AGE-RELATED MACULAR DEGENERATION
Macular Degeneration (MD) is the name given to a group of degenerative retinal eye diseases that cause progressive loss of central vision, leaving the peripheral (or side) vision intact.
Macular Degeneration is the most common form of blindness in people over 60 and is usually related to ageing but with early detection and the best treatment, loss of vision does not need to be inevitable.
Marginal blepharitis is chronic inflammation of the edges (margins) of the eyelids. It is a common condition.
The eyelids contain special glands called sebaceous glands, which produce oily secretions. These secretions form an important part of the tear film. In blepharitis, these glands often become overactive and produce too much of these oily secretions, which become thick and turbid. This reduces the quality of the tears, which in turn, irritates the eyes. Scaly secretions form on the edges of the eyelids. Sometimes bacteria grow on these causing even more inflammation.
The lens of the eye is normally transparent. If a cloudy area develops in the lens, it is called a cataract.
When the amount of light that passes through the lens is reduced and scattered by the cataract, images are not focused properly on the retina at the back of the eye. The result is that vision becomes increasingly poor.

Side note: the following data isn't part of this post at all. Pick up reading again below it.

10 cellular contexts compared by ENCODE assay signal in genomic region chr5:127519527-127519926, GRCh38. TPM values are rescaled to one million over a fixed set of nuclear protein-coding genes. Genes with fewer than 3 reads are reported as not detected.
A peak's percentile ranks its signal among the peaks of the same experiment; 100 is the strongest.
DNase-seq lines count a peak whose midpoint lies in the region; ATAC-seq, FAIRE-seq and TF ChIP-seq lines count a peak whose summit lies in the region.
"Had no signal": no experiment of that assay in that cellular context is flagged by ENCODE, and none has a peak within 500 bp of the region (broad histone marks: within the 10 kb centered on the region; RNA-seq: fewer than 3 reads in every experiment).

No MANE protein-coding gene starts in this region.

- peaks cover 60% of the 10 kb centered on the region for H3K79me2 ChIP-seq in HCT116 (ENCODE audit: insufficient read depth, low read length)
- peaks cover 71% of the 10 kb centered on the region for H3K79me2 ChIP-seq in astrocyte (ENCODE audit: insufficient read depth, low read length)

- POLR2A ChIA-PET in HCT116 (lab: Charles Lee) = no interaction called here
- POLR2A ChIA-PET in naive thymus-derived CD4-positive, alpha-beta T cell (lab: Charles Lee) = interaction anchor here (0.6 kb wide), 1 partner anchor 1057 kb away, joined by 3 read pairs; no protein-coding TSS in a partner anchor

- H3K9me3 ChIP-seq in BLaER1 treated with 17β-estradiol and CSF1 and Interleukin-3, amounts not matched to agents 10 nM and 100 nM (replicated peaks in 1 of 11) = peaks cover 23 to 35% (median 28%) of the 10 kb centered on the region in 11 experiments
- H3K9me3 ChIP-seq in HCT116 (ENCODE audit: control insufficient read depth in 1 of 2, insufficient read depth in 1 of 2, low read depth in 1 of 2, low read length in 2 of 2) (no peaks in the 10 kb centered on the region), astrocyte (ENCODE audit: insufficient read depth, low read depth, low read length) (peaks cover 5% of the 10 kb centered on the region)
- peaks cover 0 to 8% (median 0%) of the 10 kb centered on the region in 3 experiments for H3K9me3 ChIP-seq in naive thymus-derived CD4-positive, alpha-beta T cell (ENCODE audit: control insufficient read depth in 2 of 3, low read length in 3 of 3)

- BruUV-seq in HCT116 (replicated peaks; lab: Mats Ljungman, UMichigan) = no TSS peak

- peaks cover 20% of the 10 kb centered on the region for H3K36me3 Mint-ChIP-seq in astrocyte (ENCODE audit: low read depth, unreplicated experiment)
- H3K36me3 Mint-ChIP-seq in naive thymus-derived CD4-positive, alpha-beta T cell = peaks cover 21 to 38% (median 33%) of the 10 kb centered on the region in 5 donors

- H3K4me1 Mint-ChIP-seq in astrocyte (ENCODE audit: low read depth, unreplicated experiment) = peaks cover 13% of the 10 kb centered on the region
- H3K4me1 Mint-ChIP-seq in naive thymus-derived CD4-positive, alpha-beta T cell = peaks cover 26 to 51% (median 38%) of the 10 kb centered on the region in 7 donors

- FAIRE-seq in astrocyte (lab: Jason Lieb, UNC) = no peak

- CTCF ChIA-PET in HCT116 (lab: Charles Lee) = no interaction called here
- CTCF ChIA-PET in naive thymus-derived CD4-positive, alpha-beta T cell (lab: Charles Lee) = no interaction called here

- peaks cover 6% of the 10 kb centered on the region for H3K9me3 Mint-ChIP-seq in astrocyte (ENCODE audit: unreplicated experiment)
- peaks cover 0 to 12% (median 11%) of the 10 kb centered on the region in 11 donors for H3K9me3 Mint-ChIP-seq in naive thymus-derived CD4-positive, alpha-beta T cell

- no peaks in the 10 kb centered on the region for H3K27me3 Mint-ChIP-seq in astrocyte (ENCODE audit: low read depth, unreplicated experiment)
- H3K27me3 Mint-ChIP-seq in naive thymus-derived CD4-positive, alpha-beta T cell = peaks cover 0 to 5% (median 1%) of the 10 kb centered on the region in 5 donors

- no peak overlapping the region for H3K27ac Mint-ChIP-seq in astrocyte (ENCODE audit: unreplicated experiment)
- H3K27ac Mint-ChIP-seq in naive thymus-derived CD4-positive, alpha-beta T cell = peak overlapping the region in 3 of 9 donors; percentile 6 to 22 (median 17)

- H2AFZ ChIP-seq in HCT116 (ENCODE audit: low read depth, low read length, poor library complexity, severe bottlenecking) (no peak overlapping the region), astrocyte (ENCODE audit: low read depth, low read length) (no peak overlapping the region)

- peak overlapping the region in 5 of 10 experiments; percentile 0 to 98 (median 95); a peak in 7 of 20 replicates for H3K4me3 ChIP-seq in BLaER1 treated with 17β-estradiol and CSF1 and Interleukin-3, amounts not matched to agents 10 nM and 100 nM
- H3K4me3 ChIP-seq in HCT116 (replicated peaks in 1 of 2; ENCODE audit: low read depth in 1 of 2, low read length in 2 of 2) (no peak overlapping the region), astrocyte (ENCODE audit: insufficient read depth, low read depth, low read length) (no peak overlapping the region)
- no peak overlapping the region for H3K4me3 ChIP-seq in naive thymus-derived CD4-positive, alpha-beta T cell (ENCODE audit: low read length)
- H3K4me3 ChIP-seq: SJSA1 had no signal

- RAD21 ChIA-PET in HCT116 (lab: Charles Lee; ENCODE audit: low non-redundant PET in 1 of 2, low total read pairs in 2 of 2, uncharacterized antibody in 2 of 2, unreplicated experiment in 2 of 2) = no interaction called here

CHALAZION OR MEIBOMIAN CYST
Meibomian glands help to lubricate the eyelids. If the gland becomes blocked, it may swell up and cause a painless lump.
Imagine that your eye is like a camera and the retina is the film. The retina is a fine sheet of nerve tissue lining the inside of the eye. Rays of light enter the eye and are focused on the retina by the lens. The retina produces a picture, which is sent along the optic nerve for the brain to interpret.
This is the most common cause of blindness in the 20 to 65 year old age group in the Western World. In some people, diabetes can have a damaging effect on the blood vessels that nourish the eye's light-sensitive nerve layer at the back of the eye (the retina). Such damage is permanent, cumulative and may result in blindness if not controlled.
While tears are important, as they are required to keep the eye moist and healthy, some people suffer from too many tears, and their eyes are constantly watery. Epiphora is an abnormal overflow of tears from the eyes caused by an irritant to the eye, such as sawdust or an allergy, or a blockage somewhere in the lacrimal drainage system of the eye.